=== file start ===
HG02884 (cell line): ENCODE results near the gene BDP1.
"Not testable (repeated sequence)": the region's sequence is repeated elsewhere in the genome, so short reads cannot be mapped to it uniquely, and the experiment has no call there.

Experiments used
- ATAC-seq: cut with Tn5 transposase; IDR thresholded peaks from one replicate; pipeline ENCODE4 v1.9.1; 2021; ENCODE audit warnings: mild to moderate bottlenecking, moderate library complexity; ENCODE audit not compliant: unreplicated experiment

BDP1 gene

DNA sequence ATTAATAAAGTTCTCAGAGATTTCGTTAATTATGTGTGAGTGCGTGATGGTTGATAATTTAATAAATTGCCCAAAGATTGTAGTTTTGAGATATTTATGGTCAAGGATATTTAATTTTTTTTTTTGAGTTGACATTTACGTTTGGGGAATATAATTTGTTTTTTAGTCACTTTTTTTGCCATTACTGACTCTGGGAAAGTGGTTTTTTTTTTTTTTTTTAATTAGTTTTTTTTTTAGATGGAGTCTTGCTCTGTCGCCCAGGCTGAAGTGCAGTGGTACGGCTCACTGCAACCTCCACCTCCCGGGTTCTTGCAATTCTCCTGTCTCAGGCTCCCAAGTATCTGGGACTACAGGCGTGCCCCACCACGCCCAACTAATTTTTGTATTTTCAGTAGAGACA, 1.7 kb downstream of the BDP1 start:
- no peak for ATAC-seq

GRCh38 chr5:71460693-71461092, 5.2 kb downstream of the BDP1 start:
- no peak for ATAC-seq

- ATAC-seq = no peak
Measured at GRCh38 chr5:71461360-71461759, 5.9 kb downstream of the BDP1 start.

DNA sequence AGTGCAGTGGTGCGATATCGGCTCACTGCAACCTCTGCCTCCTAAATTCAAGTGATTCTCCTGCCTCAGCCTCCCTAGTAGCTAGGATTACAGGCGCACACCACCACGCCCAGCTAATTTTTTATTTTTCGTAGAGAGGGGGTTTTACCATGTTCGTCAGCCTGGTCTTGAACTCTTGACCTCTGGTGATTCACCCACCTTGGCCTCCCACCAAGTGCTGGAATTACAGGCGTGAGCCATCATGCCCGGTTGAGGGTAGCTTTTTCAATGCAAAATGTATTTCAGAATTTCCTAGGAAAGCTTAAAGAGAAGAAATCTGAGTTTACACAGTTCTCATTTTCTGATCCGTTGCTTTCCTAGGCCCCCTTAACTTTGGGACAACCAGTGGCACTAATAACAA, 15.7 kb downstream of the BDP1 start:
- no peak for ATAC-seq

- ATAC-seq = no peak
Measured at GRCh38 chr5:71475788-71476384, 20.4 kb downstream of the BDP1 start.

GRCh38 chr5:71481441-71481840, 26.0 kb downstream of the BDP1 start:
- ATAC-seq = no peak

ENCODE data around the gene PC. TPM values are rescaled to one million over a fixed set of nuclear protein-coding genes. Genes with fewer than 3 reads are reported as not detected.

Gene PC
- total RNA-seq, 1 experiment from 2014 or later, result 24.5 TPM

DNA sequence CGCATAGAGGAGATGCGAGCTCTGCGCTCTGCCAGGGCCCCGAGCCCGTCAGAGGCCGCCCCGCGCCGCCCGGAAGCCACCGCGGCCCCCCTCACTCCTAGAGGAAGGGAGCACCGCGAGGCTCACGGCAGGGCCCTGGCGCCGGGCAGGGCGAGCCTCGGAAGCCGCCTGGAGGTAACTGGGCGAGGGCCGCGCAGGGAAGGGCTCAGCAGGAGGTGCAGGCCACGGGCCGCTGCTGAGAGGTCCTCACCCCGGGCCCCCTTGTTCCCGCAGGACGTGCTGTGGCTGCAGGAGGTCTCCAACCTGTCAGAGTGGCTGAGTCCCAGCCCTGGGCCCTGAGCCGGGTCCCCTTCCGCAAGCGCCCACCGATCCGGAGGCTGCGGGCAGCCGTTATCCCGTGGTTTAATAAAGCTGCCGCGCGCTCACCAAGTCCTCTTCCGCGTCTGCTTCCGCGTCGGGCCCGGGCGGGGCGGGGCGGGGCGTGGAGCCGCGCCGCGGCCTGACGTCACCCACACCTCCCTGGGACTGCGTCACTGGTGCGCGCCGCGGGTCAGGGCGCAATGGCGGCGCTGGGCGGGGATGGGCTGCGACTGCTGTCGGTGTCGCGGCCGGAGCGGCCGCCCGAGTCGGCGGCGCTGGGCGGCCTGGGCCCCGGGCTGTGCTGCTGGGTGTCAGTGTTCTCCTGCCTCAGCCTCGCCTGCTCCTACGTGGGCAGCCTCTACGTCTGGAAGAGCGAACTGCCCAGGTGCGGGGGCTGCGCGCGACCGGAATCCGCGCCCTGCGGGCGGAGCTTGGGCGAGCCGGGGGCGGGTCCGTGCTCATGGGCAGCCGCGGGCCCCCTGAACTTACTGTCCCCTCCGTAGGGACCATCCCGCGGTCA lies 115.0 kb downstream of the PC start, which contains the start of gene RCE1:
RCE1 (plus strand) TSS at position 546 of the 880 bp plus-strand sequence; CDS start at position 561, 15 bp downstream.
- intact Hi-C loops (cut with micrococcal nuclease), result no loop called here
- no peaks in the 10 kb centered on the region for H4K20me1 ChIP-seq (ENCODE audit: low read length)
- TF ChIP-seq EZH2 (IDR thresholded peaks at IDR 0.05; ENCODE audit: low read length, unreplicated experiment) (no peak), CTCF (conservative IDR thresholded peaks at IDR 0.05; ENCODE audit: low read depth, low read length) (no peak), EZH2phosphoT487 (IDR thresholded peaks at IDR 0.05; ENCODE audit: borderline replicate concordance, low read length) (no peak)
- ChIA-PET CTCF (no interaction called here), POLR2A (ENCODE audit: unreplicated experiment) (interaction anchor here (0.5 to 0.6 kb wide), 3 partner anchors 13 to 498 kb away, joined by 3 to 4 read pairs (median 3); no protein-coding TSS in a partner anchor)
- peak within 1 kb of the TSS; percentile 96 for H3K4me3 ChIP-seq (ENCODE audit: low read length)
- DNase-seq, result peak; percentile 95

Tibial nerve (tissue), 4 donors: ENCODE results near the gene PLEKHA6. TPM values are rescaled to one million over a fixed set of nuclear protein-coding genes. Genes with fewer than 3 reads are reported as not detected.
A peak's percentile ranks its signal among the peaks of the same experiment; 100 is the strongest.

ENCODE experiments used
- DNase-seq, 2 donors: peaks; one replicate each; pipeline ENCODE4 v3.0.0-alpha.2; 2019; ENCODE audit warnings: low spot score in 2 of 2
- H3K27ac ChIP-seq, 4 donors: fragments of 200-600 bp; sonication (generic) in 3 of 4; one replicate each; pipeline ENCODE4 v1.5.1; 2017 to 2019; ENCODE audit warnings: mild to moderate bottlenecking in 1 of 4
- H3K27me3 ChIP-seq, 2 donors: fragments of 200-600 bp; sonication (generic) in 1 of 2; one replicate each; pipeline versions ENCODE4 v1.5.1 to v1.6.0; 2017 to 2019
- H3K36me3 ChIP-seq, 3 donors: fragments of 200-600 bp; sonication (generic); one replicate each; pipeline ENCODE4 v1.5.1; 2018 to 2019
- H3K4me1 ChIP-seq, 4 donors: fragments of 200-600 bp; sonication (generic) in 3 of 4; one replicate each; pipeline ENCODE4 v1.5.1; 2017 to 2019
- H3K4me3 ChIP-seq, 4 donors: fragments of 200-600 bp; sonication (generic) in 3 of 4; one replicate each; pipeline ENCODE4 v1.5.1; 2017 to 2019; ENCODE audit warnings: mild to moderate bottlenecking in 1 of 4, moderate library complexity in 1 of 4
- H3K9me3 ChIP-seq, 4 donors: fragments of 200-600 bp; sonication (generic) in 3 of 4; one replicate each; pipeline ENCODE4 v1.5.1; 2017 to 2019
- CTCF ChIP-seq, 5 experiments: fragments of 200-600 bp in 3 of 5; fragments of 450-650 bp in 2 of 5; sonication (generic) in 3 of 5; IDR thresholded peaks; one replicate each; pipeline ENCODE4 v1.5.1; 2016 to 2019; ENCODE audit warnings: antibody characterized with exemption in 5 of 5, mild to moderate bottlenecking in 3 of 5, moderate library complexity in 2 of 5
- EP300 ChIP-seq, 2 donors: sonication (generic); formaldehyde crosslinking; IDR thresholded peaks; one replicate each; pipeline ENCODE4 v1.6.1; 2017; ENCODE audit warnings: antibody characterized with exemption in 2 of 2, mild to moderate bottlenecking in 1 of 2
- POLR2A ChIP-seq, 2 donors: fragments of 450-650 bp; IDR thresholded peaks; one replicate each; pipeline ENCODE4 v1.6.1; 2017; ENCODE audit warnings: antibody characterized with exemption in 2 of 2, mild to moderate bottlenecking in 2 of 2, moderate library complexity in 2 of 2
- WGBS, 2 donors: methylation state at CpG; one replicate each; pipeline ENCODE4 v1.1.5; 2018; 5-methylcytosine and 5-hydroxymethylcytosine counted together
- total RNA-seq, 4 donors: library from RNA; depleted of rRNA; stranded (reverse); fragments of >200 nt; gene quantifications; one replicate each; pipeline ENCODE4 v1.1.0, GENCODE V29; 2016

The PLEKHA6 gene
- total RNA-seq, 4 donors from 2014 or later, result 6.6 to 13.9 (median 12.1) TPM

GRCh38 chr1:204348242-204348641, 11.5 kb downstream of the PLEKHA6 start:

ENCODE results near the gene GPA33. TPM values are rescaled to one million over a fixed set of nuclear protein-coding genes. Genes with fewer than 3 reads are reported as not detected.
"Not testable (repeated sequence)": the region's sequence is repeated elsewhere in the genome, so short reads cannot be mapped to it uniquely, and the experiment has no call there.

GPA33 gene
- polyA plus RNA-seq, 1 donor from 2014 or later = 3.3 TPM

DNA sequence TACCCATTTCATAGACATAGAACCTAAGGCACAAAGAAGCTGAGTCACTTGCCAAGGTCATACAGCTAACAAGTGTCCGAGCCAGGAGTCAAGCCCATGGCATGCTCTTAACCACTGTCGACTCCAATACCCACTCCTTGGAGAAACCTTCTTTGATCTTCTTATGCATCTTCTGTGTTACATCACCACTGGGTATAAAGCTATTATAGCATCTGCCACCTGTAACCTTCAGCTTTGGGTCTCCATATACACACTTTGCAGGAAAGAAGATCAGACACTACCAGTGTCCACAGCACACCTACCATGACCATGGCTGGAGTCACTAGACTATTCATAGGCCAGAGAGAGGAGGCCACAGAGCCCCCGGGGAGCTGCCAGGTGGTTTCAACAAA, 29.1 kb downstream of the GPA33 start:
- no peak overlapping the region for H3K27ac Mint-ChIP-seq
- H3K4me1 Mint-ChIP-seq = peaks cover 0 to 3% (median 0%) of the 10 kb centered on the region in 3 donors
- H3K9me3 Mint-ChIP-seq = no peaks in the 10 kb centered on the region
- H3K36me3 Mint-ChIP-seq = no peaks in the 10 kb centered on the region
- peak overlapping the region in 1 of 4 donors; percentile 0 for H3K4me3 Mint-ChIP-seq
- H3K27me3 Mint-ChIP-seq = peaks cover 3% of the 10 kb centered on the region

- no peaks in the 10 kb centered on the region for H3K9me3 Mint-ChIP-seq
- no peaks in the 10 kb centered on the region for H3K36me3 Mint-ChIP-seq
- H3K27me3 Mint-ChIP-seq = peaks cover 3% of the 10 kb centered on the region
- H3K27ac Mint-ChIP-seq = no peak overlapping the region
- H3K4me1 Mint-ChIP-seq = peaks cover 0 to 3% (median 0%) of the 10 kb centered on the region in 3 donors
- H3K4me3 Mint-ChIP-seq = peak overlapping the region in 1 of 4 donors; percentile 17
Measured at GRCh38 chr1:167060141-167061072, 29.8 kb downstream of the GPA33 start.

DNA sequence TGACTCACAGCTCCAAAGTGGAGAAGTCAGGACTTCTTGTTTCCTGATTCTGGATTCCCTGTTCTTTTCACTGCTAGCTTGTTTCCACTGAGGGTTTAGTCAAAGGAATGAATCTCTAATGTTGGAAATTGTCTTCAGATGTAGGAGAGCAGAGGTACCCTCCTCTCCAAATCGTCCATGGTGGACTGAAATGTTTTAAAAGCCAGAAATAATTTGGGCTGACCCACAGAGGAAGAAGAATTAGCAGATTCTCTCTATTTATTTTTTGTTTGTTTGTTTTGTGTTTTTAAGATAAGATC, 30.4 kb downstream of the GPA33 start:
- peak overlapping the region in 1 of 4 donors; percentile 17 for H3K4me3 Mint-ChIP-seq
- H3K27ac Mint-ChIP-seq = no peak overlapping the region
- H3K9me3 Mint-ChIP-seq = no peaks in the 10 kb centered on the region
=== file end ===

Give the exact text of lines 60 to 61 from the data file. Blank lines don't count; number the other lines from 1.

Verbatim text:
- H3K27me3 Mint-ChIP-seq = peaks cover 3% of the 10 kb centered on the region
- H3K27ac Mint-ChIP-seq = no peak overlapping the region